Commentary/Bentley et al.: Mapping collective behavior global games are modeled as fully rational, exogenous noise can push them into Bentley et al.'s southeast quadrant, leading to such phenomena as market bubbles and bank mns. Finally, microeconomic modeling of labor, product, and techno!ogy diffusion markets increasingly borrows network theory (Goyal 2007), the dominant mathematics of the souüieast. There is irony here. Behavioral economists criticize standard economics as, in Bentley et al.'s terms, stuck in the nortliwest. They then creep cautiously south, whue die economists they criticize range all over the map.
Understanding social networks requires more than two dimensions doi:10.1017/S0140525X13001878 Derek Ruths^ and Thomas Shultz" "School of Computer Science, Network Dynamics Lab, fVlcGill University, Montreal, Quebec, H3A 2A7, Canada; "Department of Psychology, Laboratory for Natural and Simulated Cognition, and School of Computer Science, McGill University, Montreal, Quebec H3A 1B1, Canada. [email protected] [email protected]
Abstract: The proposed framework is insufficient to categorize and understand current evidence on decision making. There are some amhiguiües in die que.stions asked that require additional distinctions hetween correctness and accuracy, decision tnaking and leaming, accuracy and confidence, and social influence and empowerment. Social leaming techniques are not all tlie same: Behavior copying is quite different frotn theory passing. Sigmoidal acqtjisition curves are not unique to social leaming and are often tiiistaken for otlier accelerating curves.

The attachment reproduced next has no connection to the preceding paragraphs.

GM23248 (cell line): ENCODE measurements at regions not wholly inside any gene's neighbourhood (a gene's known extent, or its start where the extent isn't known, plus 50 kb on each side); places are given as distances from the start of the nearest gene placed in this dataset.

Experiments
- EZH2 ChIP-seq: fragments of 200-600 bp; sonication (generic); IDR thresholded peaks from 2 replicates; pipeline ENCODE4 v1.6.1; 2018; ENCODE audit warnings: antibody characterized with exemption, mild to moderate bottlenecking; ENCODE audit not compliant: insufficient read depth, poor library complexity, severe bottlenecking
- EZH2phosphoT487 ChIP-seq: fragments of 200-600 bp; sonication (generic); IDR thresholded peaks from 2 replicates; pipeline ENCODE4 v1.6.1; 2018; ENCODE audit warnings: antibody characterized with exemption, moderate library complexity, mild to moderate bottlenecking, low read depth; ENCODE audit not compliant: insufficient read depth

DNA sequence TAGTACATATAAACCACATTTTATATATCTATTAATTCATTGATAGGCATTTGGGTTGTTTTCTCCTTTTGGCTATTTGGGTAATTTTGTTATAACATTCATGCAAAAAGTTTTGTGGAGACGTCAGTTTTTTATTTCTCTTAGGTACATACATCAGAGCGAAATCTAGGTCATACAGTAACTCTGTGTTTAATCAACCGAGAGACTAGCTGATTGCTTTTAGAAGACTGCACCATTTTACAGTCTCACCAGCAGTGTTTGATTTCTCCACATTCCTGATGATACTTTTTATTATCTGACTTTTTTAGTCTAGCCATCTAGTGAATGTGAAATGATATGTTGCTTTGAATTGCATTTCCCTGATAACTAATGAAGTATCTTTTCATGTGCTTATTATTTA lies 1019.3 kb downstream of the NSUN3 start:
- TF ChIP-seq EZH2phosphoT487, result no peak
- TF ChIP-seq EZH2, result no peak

Bentley et al. address the issue of how people make decisions in the realm of large-scale social media. They propose an interesting two-dimensional framework in wlúch to classify major influences on decision making: an east-west axis reflecting the degree to wliich decisions are made individually versus socially influenced, and a north-south axis reflecting the degree of transparency of the payoffs and rislcs associated with particular decisions. This is a useful start, and Bendey et al. get a certain amount of mileage from considering decision making within this framework. However, it is already apparent to us diat diis framework is insufficient to categorize and undei-stand current ewdence on decision making. The question being asked. An issue diat overshadows the work is a lack of clarity as to what aspect of human decision making they want to approach. A model is best evaluated within the context of the question it is being used to answer. For example, two specific questions that seem relevant to the proposed framework are: (1) "How do social context and critical thinking interact in producing right or wrong thinking?" and (2) "What is the role of social engagement in decision making?" These questions are reasonable, but involve the use of the proposed model in different ways. Furtliermore, neither can be answered using the framework as proposed: For case 1, the model lacks a notion of correctness; for case 2, the model is unclear about modes of social interaction. In the target article text, the authors do not identify a particular, precise question that their approach addresses. This issue derives, in part, from ambiguity about how certain aspects of die proposed mode! shou!d be interpreted. We hig!dight three of these below. Decision making or learning? Despite their discussion of decision maldng in dieir introductory remarks, it is sometimes unclear which of these human processes Bentley et al. are applying their model to-decision making or leaming. Although decision making and leaming are related, they are distinct processes diat cannot be lightly interchanged (Busemeyer & Johnson 2006).